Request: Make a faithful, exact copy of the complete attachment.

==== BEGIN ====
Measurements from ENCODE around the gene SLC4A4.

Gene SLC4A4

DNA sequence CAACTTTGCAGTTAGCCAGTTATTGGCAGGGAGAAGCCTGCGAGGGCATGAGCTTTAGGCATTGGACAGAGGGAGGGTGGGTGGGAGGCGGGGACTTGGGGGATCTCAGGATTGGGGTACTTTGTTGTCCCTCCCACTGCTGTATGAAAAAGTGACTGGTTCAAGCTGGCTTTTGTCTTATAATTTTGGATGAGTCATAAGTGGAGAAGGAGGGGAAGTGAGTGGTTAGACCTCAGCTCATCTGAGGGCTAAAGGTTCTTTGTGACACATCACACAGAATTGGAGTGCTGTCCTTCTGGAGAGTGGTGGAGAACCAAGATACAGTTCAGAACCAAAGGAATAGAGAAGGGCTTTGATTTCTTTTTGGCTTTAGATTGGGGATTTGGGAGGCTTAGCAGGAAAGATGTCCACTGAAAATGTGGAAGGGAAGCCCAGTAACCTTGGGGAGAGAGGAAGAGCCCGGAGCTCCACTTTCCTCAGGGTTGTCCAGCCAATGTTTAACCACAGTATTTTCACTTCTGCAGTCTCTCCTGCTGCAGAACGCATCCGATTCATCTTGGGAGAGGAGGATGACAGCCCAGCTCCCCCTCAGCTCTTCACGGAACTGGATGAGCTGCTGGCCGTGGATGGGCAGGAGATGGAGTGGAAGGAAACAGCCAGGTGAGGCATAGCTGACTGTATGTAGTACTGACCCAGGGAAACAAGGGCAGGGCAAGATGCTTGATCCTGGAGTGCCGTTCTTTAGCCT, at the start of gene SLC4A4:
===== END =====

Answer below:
Measurements from ENCODE around the gene SLC4A4.

Gene SLC4A4

DNA sequence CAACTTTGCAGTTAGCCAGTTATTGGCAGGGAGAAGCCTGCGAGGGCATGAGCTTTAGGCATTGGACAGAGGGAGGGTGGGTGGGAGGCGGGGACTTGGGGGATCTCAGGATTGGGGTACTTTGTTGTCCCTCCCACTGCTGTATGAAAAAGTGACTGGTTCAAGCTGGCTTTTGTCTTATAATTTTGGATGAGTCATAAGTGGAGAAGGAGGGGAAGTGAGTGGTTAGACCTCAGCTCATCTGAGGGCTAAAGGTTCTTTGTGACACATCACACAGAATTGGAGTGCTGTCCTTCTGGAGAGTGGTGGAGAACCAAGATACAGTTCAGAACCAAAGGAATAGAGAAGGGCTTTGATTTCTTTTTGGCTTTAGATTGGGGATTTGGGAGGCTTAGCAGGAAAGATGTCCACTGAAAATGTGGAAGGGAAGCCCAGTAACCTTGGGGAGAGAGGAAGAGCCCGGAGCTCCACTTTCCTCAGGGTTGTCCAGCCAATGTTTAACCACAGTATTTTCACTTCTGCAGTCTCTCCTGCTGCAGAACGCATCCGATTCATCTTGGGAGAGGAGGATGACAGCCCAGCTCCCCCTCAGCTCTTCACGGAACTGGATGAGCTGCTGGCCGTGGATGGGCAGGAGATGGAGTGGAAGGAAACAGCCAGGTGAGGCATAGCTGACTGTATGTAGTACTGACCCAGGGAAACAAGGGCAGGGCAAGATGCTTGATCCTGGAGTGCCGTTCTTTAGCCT, at the start of gene SLC4A4: